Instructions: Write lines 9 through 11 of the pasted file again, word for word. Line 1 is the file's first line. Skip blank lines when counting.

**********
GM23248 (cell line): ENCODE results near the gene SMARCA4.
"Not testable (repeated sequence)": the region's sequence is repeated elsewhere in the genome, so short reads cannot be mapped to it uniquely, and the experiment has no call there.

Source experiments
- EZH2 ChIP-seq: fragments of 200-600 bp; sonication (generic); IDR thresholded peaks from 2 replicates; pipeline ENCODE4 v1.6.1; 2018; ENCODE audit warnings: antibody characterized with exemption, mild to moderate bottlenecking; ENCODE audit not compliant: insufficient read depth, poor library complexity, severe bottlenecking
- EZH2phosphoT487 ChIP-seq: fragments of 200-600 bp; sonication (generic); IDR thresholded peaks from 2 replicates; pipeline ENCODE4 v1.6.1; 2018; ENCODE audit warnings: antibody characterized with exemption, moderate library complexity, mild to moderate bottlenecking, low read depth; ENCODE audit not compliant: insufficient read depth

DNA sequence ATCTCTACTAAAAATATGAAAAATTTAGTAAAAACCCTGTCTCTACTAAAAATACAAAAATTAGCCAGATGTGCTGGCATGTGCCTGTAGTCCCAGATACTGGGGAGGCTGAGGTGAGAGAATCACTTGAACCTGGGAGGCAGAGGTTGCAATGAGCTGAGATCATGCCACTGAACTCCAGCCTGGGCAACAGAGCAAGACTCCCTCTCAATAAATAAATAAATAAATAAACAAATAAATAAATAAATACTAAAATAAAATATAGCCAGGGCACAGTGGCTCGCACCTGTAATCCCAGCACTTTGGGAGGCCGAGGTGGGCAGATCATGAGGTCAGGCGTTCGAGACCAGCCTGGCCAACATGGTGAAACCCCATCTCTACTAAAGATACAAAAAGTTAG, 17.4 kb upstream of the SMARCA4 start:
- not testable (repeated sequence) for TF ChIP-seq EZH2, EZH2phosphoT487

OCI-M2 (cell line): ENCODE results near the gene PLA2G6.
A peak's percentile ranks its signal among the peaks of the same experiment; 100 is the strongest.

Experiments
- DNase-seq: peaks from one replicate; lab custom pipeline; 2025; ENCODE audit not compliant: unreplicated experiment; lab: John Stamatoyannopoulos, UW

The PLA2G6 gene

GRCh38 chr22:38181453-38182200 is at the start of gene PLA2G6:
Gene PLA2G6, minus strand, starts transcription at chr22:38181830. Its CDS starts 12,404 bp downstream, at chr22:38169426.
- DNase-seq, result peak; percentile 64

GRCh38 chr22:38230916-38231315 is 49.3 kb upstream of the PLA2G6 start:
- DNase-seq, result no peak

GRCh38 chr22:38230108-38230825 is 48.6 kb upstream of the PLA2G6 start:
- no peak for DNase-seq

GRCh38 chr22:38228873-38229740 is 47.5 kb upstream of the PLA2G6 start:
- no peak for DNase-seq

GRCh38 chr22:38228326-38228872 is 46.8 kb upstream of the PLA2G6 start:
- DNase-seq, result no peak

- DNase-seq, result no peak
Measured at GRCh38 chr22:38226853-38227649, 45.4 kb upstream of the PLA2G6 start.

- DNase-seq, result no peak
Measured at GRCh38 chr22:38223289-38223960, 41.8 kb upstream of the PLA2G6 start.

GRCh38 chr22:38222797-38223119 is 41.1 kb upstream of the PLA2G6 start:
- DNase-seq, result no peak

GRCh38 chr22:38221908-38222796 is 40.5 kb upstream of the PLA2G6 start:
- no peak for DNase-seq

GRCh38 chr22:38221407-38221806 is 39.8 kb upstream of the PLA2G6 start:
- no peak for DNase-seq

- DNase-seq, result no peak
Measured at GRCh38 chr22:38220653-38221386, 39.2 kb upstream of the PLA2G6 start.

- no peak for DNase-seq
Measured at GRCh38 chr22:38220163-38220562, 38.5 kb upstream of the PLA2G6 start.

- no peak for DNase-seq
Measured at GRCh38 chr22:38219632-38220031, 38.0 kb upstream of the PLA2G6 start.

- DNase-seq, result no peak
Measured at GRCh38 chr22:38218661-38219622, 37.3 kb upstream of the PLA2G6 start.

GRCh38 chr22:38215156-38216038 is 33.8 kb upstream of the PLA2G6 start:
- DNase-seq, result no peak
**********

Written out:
A peak's percentile ranks its signal among the peaks of the same experiment; 100 is the strongest.

Experiments
- DNase-seq: peaks from one replicate; lab custom pipeline; 2025; ENCODE audit not compliant: unreplicated experiment; lab: John Stamatoyannopoulos, UW